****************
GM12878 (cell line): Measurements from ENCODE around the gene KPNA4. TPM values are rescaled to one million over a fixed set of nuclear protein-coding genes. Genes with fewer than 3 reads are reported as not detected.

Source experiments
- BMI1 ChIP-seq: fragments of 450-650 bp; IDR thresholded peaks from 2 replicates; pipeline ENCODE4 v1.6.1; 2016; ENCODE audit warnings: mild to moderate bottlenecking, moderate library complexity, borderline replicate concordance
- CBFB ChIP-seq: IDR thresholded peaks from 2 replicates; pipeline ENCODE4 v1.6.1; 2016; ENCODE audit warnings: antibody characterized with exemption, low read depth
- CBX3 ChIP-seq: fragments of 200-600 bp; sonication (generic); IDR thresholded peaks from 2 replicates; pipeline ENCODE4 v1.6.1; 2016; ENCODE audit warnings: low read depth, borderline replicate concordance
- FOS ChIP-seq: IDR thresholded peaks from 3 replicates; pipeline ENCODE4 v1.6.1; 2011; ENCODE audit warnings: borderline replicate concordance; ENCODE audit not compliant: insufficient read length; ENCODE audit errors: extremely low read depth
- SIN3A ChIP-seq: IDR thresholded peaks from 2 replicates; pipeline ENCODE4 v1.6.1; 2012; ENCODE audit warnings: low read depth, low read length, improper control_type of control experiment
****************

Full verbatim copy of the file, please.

GM12878 (cell line): Measurements from ENCODE around the gene KPNA4. TPM values are rescaled to one million over a fixed set of nuclear protein-coding genes. Genes with fewer than 3 reads are reported as not detected.

Source experiments
- BMI1 ChIP-seq: fragments of 450-650 bp; IDR thresholded peaks from 2 replicates; pipeline ENCODE4 v1.6.1; 2016; ENCODE audit warnings: mild to moderate bottlenecking, moderate library complexity, borderline replicate concordance
- CBFB ChIP-seq: IDR thresholded peaks from 2 replicates; pipeline ENCODE4 v1.6.1; 2016; ENCODE audit warnings: antibody characterized with exemption, low read depth
- CBX3 ChIP-seq: fragments of 200-600 bp; sonication (generic); IDR thresholded peaks from 2 replicates; pipeline ENCODE4 v1.6.1; 2016; ENCODE audit warnings: low read depth, borderline replicate concordance
- FOS ChIP-seq: IDR thresholded peaks from 3 replicates; pipeline ENCODE4 v1.6.1; 2011; ENCODE audit warnings: borderline replicate concordance; ENCODE audit not compliant: insufficient read length; ENCODE audit errors: extremely low read depth
- SIN3A ChIP-seq: IDR thresholded peaks from 2 replicates; pipeline ENCODE4 v1.6.1; 2012; ENCODE audit warnings: low read depth, low read length, improper control_type of control experiment